The standard NIST curve advice of RFC 6979 and point compression and/or hedged signatures applies here too.
Ed448 (EdDSA, Curve448)
Ed448 is the P-521 of the Edwards curves: It mostly exists to give standards committees a psychological comfort for the unlikely event that 256-bit ECC is desperately broken but ECC larger than 384 bits is somehow still safe.
The very concept of having multiple “security levels” for raw cryptography primitives is mostly an artefact of the historical military roots of cryptography, rather than a serious consideration in the modern world.
Unfortunately, this leads to implementations that prioritize runtime algorithm selection negotiation, which maximizes the risk of protocol-level vulnerabilities. See also: JWT.
Ed448 was specified to use SHAKE256, which is a needlessly conservative decision which leads to an unnecessary performance bottleneck.
Why Not Use Ed448?
Aside from the performance hit mentioned previously, there’s no compelling reason to avoid Ed448 that isn’t also true of either Ed25519 or P-384.
Guidance for Ed448
If you want more speed, go with Ed25519. In addition to being faster, Ed25519 is also very widely supported.
If you need a prime-order field, use Decaf with Ed448 or consider P-384.
The Brainpool Curves
The main motivation for the Brainpool curves is that the NIST curves were not generated in a “verifiable pseudo-random way”.
The only reasons you’d ever want to support the Brainpool curves include:
- You think the NIST curves are somehow backdoored by the NSA
- You don’t appreciate small attack surfaces in cryptography libraries
- The German government told you to (see: compliance)
Most of the advice for the NIST Curves at each security level can be copy/pasted for the Brainpool curves, with one important caveat:
When considering real-world implementations, Brainpool curves are more likely to use the general purpose Big Number procedures (which aren’t always constant-time), rather than optimized assembly code, than the NIST curves are.
Therefore, my general guidance for the Brainpool curves is simply:
- Proceed at your own peril
- Consider hiring a cryptography engineer to study the implementation you’re relying on, especially with regard to timing attacks
Re-Examining the SafeCurves Criteria
Here’s a 2022 refresh of the SafeCurves criteria for all of the curves considered by this blog post.
|SafeCurve Criteria||Relevance to the Curves Listed Above|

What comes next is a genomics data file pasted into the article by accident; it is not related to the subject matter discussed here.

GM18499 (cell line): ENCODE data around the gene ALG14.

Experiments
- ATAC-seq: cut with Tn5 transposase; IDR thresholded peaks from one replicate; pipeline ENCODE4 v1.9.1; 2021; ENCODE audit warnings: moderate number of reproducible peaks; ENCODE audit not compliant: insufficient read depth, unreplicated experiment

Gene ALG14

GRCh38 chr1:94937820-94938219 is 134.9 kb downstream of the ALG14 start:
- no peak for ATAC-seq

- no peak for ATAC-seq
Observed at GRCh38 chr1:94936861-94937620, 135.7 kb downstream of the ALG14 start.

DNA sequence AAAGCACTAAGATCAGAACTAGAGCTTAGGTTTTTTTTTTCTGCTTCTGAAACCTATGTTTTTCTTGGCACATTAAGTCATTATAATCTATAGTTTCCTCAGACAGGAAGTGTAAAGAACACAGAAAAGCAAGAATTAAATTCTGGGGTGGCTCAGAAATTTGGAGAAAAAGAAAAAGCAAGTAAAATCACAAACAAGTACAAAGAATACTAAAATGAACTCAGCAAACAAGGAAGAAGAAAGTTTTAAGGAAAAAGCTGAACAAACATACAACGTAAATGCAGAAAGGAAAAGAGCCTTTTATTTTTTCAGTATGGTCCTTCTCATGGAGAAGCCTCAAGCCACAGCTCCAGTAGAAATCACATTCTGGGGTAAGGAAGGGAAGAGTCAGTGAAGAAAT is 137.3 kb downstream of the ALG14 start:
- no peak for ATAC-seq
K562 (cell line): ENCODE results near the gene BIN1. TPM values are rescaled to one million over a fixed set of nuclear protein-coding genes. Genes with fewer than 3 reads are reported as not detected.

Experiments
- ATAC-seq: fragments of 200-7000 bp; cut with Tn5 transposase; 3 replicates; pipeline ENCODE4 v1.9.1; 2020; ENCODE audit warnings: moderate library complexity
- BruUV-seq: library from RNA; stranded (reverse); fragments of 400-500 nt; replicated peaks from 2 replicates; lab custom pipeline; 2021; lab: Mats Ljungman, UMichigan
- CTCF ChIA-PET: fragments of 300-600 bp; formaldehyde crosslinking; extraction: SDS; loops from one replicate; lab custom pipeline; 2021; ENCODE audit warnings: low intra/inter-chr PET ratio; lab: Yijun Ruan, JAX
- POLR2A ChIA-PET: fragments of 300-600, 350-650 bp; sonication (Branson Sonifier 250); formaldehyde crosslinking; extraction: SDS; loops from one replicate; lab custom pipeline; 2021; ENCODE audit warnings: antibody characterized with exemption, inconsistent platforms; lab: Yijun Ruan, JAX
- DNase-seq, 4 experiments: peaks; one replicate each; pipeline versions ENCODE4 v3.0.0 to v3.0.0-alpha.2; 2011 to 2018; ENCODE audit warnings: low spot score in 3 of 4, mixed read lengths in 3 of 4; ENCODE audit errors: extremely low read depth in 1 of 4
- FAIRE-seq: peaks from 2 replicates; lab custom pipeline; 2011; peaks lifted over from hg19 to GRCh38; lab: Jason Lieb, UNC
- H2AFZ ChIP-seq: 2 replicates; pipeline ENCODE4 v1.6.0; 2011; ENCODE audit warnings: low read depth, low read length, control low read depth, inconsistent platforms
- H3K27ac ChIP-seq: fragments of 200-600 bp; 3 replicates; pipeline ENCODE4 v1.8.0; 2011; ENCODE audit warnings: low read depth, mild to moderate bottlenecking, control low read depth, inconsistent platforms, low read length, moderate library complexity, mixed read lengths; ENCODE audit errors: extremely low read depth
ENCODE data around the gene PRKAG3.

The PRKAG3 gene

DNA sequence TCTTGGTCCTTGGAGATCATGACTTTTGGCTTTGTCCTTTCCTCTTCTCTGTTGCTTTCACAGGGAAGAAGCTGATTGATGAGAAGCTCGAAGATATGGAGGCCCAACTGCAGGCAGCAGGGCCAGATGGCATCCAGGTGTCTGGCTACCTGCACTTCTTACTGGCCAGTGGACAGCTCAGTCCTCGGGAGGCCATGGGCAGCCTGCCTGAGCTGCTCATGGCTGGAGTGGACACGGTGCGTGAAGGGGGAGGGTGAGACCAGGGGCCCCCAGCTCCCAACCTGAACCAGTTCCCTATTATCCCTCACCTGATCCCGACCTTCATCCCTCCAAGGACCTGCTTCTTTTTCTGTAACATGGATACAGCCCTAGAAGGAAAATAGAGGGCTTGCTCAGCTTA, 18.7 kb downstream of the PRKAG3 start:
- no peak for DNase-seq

|Fields||All relevant curves satisfy the requirements|
|Equations||All relevant curves satisfy the requirements|
|Base Points||All relevant curves satisfy the requirements|
|Rho||All relevant curves satisfy the requirements|
|Transfers||All relevant curves satisfy the requirements|
|Discriminants||Only secp256k1 doesn’t satisfy the requirements (out of the curves listed in this blog post)|
|Rigidity||The NIST curves do not meet this requirement.|
If you care about whether or not the standards were manipulated to insert a backdoor, rigidity matters to you. Otherwise, it’s not a deal-breaker.
|Ladders||While a Montgomery ladder is beneficial for speed and implementation security, it isn’t strictly speaking required.|
This is an icing-on-the-cake consideration.
|Twists||The only curve listed above that doesn’t meet the requirement is the 256-bit Brainpool curve (brainpoolp256t1).|
|Completeness||All relevant curves satisfy the requirements, as of 2015.|
SafeCurves is out of date here.
|Indistinguishability||All relevant curves satisfy the requirements, as of 2014.|
SafeCurves continues to be a useful resource, especially if you stray from the guidance on this page.
For example: You wouldn’t want to use pairing-friendly curves for general purpose ECC digital signatures, because they’re suitable for specialized problems. SafeCurves correctly recommends not using BN(2,254).
However, SafeCurves is showing its age in 2022. BN curves still end up in digital signature protocol standards even though BLS-12-381 is clearly a better choice.
The Internet would benefit greatly for an updated SafeCurves that focuses on newer elliptic curve algorithms.
Ed25519 is great. NIST P-256 and P-384 are okay (with caveats). Anything else is questionable, and their parameter selection should come with a clear justification.